A little volunteer along a path

We are not sure why Cardinal Flower disappears from the places it’s planted, or how it moves around, or why it decides to appear where it does. We are starting to suspect that the seeds are carried on the soles of our shoes as we work in different parts of the garden, but we are open to other theories and observations!

In your own garden, if you want predictable, reliable perennials, there are lots of other great native plants to choose from. But if you enjoy a little mystery, a few surprises, a gorgeous plant, and happy hummingbirds, you will be delighted by Lobelia cardinalis.

Lobelia cardinalis catching the afternoon sun
THIS BLOG IS AUTHORED WEEKLY BY CATHY LUDDEN, CONSERVATIONIST AND NATIVE PLANT EDUCATOR; AND BOARD MEMBER, GREENBURGH NATURE CENTER. FOLLOW CATHY ON INSTAGRAM FOR MORE PHOTOS AND GARDENING TIPS @CATHYLUDDEN.

Late Bloomers

In the last weeks of summer, it is a treat to welcome new flowers to the garden that not only bring fresh color, but also nourish our native pollinators before winter arrives. Two species of the perennial plant, Chelone (pronounced “key-LONE-ee”), start blooming in late August and continue well into fall. Both make great additions to gardens in the Eastern US, and both are known by the rather strange common name, “Turtlehead.”

Chelone glabra starts to bloom just before Labor Day

White Turtlehead (Chelone glabra) has a wide native range, extending from Minnesota to Newfoundland and south to Alabama and Georgia (Zones 3 to 9). It is found in marshes, at the edge of wet woodlands, and along the shores of streams and ponds. That native habitat makes White Turtlehead an obvious choice for sunny rain gardens and soggy areas, but it will happily endure hot weather with occasional irrigation. White Turtlehead stands 3 to 4 feet tall and mixes well with Joe Pye Weed and Cardinal Flower.

White Turtlehead in a rain garden

Pink Turtlehead (Chelone lyonii) has a much more limited native range. It evolved in the Appalachian region from Georgia to Virginia, but has become naturalized in New York and parts of New England. Our observations suggest that insects in these northern areas have welcomed Pink Turtlehead, making good use of its nectar, pollen, and leaves. Pink Turtlehead is more tolerant of shade than White Turtlehead, and can be found in moist forest areas in dappled sun.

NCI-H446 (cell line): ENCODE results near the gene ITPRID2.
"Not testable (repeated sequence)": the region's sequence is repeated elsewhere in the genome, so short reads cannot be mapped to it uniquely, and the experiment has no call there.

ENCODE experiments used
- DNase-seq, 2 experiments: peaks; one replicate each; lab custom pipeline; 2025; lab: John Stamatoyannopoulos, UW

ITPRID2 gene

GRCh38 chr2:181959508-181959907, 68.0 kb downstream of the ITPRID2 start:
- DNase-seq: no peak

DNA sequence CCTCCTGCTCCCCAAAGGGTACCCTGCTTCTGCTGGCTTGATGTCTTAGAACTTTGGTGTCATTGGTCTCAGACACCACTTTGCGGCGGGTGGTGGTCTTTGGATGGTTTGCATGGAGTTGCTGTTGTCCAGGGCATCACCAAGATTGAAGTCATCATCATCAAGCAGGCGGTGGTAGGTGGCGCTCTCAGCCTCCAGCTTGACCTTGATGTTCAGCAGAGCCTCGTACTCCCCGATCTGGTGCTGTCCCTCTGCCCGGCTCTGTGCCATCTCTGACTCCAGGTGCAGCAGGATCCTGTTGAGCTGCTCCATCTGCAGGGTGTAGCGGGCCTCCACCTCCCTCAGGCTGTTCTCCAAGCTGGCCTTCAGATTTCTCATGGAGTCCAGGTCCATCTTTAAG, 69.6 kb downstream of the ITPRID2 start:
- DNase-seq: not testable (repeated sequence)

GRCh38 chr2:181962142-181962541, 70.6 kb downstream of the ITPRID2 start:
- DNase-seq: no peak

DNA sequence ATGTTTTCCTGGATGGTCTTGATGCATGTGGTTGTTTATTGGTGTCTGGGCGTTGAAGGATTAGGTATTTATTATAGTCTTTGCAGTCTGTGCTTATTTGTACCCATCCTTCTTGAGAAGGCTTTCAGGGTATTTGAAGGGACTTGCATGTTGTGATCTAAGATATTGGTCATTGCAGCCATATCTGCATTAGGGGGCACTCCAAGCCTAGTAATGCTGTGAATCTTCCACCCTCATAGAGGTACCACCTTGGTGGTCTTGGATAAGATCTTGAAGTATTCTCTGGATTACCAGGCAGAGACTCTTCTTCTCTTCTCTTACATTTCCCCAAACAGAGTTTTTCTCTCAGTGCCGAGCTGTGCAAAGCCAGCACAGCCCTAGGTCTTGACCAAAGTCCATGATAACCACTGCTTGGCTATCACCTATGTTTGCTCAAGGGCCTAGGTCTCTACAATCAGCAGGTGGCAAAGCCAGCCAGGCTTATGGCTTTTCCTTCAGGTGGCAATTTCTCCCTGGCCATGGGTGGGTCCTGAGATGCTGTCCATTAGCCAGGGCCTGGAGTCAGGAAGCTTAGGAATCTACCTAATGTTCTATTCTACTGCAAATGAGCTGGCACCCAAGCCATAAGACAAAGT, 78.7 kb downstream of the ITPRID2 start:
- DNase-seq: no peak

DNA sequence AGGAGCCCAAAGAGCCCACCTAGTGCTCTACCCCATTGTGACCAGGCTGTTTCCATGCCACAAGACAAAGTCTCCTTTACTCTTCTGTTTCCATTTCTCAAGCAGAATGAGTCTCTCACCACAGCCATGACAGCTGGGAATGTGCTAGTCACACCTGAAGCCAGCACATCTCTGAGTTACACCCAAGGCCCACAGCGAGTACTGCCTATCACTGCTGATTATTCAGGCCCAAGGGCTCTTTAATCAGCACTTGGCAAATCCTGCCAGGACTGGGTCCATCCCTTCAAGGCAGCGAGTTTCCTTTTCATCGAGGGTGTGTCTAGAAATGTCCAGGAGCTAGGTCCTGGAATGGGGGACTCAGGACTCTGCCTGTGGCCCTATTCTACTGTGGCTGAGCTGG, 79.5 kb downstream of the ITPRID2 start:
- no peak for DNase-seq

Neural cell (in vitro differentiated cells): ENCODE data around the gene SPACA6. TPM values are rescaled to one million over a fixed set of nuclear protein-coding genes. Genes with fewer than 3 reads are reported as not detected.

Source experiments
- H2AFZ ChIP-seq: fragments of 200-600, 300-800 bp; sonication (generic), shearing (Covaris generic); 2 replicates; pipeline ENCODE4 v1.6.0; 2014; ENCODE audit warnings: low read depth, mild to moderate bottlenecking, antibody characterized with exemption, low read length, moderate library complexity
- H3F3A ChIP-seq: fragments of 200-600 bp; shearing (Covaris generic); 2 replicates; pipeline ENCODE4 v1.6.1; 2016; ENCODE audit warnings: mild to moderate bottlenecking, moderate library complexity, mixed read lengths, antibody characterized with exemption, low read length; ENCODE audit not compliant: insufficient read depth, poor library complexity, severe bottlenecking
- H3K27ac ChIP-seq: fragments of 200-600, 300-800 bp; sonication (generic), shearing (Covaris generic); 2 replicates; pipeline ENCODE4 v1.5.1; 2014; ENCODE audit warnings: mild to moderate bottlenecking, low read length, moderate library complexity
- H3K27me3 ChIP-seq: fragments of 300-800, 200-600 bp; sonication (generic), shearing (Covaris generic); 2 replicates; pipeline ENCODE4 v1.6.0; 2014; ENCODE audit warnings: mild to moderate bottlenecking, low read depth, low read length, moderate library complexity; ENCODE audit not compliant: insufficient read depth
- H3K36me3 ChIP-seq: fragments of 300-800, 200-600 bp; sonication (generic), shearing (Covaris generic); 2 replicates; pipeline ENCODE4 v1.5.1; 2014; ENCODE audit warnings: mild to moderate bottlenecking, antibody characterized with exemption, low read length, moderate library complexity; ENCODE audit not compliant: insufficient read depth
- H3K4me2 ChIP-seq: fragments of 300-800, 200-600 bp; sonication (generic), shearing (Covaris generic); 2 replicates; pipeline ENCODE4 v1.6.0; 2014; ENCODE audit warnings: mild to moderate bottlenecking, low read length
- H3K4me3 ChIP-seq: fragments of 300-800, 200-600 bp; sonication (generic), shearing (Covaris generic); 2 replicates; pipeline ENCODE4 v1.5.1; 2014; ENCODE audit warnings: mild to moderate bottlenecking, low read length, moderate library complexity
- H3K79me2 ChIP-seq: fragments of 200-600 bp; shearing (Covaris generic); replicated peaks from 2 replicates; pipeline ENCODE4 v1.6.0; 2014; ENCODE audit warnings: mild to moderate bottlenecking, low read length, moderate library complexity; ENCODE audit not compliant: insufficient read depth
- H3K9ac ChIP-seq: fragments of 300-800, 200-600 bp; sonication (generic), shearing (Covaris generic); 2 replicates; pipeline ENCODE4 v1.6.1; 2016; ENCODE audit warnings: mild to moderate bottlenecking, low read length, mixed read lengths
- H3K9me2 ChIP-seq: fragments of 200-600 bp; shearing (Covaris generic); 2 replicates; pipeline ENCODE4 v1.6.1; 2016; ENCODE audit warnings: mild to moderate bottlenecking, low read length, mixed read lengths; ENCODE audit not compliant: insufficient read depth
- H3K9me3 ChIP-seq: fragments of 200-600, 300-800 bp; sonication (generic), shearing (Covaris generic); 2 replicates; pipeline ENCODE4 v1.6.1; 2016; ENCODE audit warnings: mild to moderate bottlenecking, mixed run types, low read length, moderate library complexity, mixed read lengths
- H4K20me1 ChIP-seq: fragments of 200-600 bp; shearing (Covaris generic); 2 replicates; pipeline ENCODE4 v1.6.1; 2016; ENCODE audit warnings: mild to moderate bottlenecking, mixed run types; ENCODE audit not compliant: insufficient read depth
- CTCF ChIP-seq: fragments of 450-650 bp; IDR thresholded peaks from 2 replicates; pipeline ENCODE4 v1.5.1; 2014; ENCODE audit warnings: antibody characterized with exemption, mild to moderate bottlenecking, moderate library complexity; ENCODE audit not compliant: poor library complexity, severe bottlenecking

Chelone lyonii in a protected forest in New York

Pink Turtlehead also grows 3 to 4 feet tall and has an open, somewhat rangy form. There is a widely-available cultivar of Chelone lyonii called ‘Hot Lips’ that is more compact, only 1 to 2 feet tall, with dark green leaves. ‘Hot Lips’ looks great massed under trees or as a front-of-the-border plant in a light-shade garden.

Chelone lyonii ‘Hot Lips’ in late August

Both types of Turtlehead bloom for two months or more, with flowers opening sequentially from the bottom to the top of each stalk.

‘Hot Lips’ in a shade garden in mid-September
‘Hot Lips’ in October

Both the scientific name and the common name relate to the appearance of the flowers as they open. “Chelone” comes from the Greek word for “turtle.” The name makes sense if you see the flower from the side angle – it does look a bit turtle-ish.

 White Turtlehead
Turtlehead?
Turtle head! (Actually, this is the Nature Center’s Sulcatas tortoise. And as for those turtle “hot lips”? Just recall beauty is in the eye of the beholder.)
Photo: Travis Brady

Chelones are beautiful late bloomers, but the best reason to have these plants in your garden? Entertainment! All day long, wiggling bumblebees work their way into the flowers to find nectar. Bumblebees and carpenter bees are just heavy enough and strong enough to force the flowers open, collect the pollen, and fly off to the next flower. Watch them at work in this video clip:

 Entertainment!

The nectar pay-off is deep inside the flower, so the bumblebee picks up pollen on the way in and on the way out. The pollen will be transferred to the next flower when the bee brushes against the protruding curved stigma.

What the bee sees…

Turtlehead is a frequent addition to children’s gardens because watching the bumblebees climb into these beautiful blossoms never gets old.

THIS BLOG IS AUTHORED WEEKLY BY CATHY LUDDEN, CONSERVATIONIST AND NATIVE PLANT EDUCATOR; AND BOARD MEMBER, GREENBURGH NATURE CENTER. FOLLOW CATHY ON INSTAGRAM FOR MORE PHOTOS AND GARDENING TIPS @CATHYLUDDEN.